That being said I decidedly did not jump off this giant thing and I’m glad I didn’t because it should probably not be the first time you ever jump off something that tall. One girl (the only girl really) that we saw jump did not land into the water very well and emerged grimacing in pain and looking red all over. So I was more than content to just sit on the rocks, drink our overpriced beers and peach juice and watch other people plummet into the ocean. Not a bad way to end the day.

 

Buza Bar

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Buza Bar

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Buza Bar

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The walk back to our apartment outside the city was not too shabby either with the sky going from a fiery orange to dreamy muted pinks and purples.

 

Dubrovnik

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Dubrovnik

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Dubrovnik

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Dubrovnik

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The next morning we decided to explore another beach that was outside the city walls, Sveti Jakov. It was nice to walk down the residential streets to Sveti Jakov. So empty and quiet compared to walking around the old walled portion of Dubrovnik that is so clogged with people during the summer months. We saw no one else walking down there as we passed overgrown ivy meandering in and out of stone walls underneath the shade of tall cyprus trees and bright shocks of bougainvillea spilling out of houses and rusted gates, shedding pretty fuchsia tears over the sidewalk. When we finally found the steep stairs that start behind a church and descend to the beach we spotted the narrow little cove; teal blue water contrasting with the most vividly purple umbrellas. Although there were other people in the beach, it was no problem to find plenty of room to lay down our thin little Turkish towels we had bought at the farmer’s market in Paris. Although I did wish for something a bit thicker as nearly all the beaches in Croatia are quite rocky and after every beach session I was left with a neat constellation of pebble imprints on the back of my legs and shoulders…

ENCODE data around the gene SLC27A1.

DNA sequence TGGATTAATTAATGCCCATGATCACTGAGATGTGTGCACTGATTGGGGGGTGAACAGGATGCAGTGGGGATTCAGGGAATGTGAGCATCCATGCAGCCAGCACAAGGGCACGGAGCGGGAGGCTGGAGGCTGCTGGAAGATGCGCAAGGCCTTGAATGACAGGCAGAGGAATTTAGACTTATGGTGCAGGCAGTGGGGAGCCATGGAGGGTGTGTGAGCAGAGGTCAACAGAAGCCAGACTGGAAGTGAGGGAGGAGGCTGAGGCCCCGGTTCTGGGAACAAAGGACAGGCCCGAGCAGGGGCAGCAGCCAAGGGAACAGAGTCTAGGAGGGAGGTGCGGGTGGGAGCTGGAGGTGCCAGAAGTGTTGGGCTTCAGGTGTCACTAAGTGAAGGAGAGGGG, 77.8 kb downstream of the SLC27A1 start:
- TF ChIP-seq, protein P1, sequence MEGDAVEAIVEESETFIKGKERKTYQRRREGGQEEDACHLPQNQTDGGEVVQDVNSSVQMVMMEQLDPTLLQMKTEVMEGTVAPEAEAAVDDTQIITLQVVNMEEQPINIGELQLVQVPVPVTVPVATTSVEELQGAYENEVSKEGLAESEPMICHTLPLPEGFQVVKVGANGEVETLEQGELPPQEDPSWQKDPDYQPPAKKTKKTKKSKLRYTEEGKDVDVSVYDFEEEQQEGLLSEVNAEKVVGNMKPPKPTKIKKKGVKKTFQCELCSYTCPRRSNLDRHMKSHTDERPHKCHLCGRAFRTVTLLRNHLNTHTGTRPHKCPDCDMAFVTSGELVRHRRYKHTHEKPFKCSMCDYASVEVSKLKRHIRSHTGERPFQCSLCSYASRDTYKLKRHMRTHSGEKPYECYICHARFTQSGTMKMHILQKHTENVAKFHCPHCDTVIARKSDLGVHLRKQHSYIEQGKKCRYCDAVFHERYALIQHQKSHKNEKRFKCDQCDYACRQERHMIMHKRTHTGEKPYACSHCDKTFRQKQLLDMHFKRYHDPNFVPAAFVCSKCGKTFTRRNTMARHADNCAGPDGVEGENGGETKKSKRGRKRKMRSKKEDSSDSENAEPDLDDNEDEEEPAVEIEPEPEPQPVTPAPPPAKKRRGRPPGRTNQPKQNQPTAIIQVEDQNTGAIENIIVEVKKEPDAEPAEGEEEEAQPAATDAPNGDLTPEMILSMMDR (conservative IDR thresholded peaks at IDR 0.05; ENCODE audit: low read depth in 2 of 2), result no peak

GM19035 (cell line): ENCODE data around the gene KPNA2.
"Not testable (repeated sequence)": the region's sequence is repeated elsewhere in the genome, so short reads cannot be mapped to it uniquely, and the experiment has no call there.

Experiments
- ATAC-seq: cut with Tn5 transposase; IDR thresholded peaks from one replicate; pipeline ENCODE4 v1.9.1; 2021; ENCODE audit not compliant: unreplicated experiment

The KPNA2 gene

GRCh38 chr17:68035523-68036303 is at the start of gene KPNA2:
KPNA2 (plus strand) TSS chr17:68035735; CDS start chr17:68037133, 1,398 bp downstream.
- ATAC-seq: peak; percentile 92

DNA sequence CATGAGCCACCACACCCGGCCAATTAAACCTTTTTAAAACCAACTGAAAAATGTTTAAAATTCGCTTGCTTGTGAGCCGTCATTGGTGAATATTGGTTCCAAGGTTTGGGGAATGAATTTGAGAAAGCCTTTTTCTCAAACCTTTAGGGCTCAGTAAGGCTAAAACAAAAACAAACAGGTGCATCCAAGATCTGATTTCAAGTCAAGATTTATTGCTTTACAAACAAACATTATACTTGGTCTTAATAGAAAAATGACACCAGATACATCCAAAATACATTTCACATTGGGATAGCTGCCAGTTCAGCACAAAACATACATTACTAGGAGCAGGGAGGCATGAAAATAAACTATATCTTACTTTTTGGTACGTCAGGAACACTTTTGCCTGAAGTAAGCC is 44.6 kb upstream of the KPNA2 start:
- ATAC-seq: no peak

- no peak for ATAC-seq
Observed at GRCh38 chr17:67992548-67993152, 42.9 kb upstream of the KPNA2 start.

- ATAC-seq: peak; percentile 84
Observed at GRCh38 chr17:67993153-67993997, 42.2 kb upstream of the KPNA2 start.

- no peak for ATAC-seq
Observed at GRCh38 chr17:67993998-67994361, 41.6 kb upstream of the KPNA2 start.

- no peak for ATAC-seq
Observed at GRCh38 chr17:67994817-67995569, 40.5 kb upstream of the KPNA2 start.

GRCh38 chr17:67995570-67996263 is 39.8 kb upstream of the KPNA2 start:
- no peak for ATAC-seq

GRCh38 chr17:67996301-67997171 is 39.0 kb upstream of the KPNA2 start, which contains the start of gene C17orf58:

Sveti Jakov

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Sveti Jakov

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Sveti Jakov

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Sveti Jakov

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Sveti Jakov

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Sveti Jakov

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I liked this beach so much better than the more popular Banje (or East-West) beach right outside the city walls. There is a tiki bar at the back of the beach (veryyy solid mojitos) and a shower to rinse off. And to the left here is a single restaurant that specializes in grilled seafood. They have outdoor seating but I chose to get some grilled calamari with potatoes and greens to go. The gentleman at the ordering window kept asking me where I was sitting and I kept insisting that I was taking it to go. Finally I pointed at the beach and said I was sitting there. Satisfied he nodded and 10 minutes later this materialized by my beach towel: